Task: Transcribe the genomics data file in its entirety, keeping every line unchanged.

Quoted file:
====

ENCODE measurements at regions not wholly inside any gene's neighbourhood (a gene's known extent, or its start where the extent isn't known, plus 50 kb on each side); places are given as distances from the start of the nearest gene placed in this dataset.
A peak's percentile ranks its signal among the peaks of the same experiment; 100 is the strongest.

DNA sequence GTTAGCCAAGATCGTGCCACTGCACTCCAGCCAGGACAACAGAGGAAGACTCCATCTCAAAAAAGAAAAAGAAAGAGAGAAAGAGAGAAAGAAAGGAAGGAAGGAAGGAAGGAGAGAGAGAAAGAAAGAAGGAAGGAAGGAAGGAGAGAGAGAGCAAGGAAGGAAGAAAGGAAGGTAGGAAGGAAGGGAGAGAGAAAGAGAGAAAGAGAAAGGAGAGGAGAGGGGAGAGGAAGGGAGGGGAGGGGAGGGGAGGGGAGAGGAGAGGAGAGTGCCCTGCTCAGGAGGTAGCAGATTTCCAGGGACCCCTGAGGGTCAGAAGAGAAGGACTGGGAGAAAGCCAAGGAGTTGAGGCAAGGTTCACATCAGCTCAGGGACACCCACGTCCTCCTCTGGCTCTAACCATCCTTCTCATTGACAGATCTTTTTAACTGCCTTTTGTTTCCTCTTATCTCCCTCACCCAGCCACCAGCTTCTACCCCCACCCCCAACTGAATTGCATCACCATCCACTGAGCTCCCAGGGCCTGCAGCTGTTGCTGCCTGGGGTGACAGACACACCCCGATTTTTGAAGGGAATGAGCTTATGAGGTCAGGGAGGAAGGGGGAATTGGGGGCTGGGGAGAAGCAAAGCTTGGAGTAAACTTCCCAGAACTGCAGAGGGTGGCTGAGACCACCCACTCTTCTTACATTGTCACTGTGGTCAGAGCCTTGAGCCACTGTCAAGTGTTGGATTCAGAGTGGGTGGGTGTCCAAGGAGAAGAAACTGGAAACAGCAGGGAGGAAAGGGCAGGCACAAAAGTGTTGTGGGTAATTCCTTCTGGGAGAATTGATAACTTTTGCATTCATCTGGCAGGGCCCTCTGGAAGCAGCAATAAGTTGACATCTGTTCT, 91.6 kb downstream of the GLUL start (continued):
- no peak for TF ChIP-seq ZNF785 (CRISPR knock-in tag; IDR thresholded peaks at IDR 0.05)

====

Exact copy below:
ENCODE measurements at regions not wholly inside any gene's neighbourhood (a gene's known extent, or its start where the extent isn't known, plus 50 kb on each side); places are given as distances from the start of the nearest gene placed in this dataset.
A peak's percentile ranks its signal among the peaks of the same experiment; 100 is the strongest.

DNA sequence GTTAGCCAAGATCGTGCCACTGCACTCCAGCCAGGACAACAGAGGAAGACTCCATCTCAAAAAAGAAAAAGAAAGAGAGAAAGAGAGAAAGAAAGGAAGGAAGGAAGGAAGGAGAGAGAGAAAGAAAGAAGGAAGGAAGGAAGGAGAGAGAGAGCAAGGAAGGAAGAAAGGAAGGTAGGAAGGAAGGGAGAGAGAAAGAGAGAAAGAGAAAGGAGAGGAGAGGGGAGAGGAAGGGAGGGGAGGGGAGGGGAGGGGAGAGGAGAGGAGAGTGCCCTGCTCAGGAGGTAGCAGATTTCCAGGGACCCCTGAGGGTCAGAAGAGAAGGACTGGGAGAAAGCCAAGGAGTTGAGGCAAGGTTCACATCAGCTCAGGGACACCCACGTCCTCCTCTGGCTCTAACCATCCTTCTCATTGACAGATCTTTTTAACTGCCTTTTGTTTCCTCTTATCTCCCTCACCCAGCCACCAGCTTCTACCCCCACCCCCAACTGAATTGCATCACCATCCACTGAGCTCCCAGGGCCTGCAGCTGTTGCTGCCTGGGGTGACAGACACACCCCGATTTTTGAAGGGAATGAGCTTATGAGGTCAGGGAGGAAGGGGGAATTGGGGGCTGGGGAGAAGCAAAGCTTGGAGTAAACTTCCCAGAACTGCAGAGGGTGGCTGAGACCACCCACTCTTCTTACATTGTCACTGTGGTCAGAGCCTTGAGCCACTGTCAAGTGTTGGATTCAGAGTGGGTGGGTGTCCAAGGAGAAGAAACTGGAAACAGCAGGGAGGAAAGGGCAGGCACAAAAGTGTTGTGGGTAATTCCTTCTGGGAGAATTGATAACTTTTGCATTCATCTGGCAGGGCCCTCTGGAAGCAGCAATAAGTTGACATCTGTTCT, 91.6 kb downstream of the GLUL start (continued):
- no peak for TF ChIP-seq ZNF785 (CRISPR knock-in tag; IDR thresholded peaks at IDR 0.05)